They also cover topics such as climate change as a justice issue and restorative justice as an alternative to incarceration.
“The model is popular education with a focus on lived experiences and dialogue — not the traditional sitting in a classroom,” Emily said. “It’s more hands-on. We’ve found folks can learn that way. They lead our staff through three workshops, as well.”
Another important component of the program is “hardcore career development,” Emily added. Participants are paired with a mentor, with whom they undergo “résumé scrub downs.”
“One of the things I make sure everyone has is a really stellar résumé,” she said. “We have a great rate of getting people employed.”
Tackling Issues One at a Time
IPS has a team of experts who deliver lectures on various topics, including ending the drug war, demilitarizing the economy, the criminalization of race and poverty, as well as wealth inequality. IPS also has a foreign policy wing.
An interest in poverty is at the core of IPS, so participants of the Next Leaders program get a good dose of background in the reasons for wealth inequality and how to potentially alleviate the causes. One of IPS’s latest initiatives in this regard is supporting the Poor People’s Campaign, which was originally launched in 1968 by Dr. Martin Luther King Jr. and other civil rights leaders to end poverty, racism, and militarism in America. King’s assassination in 1968 undercut this effort, but recently, two faith leaders have continued his work.
IPS is producing an analysis of the campaign’s four issues, which include racism, poverty, the war economy/militarism, and ecological destruction.
According to the IPS website, “The report finds that, by many measures, these problems are worse today than they were five decades ago.”
It finds an increased number of Americans living below the poverty line and an acceleration of income inequality, as well as new forms of voter suppression laws and mass incarceration that entrench systemic racism. Another finding is the intensification of how racial and income disparities affect access to clean air and water, as well as exposure to environmental hazards. A more in-depth look at these issues will be released in a report later in 2018.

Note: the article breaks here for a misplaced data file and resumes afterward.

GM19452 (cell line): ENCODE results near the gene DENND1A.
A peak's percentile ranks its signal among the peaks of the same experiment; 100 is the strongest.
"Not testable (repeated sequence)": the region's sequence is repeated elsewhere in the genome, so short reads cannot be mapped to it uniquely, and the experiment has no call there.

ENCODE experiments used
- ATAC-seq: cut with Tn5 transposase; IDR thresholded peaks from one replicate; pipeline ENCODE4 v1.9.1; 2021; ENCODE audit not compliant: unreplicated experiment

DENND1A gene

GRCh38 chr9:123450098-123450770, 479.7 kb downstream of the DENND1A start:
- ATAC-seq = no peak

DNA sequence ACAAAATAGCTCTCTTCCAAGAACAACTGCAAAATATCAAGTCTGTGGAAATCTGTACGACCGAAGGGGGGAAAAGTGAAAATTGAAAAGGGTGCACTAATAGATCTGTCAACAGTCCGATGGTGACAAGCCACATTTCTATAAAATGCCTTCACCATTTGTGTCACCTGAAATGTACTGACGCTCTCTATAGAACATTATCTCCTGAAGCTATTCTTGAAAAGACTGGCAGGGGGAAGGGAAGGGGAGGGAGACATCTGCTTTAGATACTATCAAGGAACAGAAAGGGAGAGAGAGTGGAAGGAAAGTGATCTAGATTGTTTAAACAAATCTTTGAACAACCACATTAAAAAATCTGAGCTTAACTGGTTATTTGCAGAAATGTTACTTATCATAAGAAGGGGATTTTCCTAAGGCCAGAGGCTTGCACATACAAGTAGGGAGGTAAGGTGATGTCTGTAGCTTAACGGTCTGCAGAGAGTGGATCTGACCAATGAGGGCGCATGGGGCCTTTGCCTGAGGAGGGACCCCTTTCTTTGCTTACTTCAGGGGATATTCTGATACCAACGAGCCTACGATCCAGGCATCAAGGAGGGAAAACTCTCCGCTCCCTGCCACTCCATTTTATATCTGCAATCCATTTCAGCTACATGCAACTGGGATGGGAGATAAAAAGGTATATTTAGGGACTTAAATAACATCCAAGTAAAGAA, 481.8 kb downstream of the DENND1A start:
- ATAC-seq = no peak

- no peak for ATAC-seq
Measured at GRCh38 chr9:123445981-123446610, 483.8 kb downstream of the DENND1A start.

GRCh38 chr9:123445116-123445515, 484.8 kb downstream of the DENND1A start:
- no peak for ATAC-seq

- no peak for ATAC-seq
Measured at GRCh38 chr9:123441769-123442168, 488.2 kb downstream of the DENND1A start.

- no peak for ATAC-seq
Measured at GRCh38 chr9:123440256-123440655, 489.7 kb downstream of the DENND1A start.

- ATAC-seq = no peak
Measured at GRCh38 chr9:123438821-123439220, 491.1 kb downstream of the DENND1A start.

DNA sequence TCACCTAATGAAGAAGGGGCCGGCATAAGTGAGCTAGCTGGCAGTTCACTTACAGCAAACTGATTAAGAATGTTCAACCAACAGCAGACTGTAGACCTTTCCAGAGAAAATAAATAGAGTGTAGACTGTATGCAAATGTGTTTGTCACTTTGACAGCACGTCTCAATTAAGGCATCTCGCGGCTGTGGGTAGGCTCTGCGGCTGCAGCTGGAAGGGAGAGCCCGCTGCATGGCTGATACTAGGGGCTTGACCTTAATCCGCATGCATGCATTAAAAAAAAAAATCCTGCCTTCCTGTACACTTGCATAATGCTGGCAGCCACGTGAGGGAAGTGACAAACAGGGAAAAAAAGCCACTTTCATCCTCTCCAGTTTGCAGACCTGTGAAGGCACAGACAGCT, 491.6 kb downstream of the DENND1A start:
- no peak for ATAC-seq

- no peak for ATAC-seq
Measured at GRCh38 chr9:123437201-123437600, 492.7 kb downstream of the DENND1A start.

“This is about to blow up and be huge,” Emily said, explaining that this is just one example of an issue that the IPS is working on. “One of the cool things we do is, when you come into our doors, you’re not just insulated at IPS. They are meeting a lot of people, and we have 50 core allied groups.”
Preparing for a Bright Future in Activism
Next Leaders is still fairly new when compared to the IPS, but the program is off to a successful start. The employment rate for participants is high — about 80% immediately post-program — and the alumni network is extensive.
“Once you’re in our program, you’re plugged into a lifelong network,” Emily said. “You have career opportunities forever. We’ve had some really cool successes.”
Graduates of the Next Leaders program have worked in the White House, Michelle Obama’s office, and in grassroots organizing positions with the New Orleans Workers’ Center for Racial Justice. Some participants have had their work published in the Huffington Post and US News & World Report.
Emily understands the value of an internship with IPS, as she was an intern herself before she started the Next Leaders program. She said the hiring policy at IPS is to reach out to candidates from their intern pool first.
When people finish the program, they generally come away with knowledge, new career opportunities, personal growth, and a close network of peers. The workshops and constant evaluation are key to personal growth, Emily said.
“Confidence is a huge takeaway,” Emily said. “They realize: ‘I have a voice, an important story to tell, and it’s resonating. I can do this. It’s not scary; it’s not hard.’”
The curriculum also helps enhance the tight-knit community among groups of participants.
“A long-lasting cohort has been critical to folks’ success,” Emily said. “The last cohort started a group text that’s still going. They are silly, loving, and tight-knit. They care a lot about raising each other up. While skills are important, community is as well.”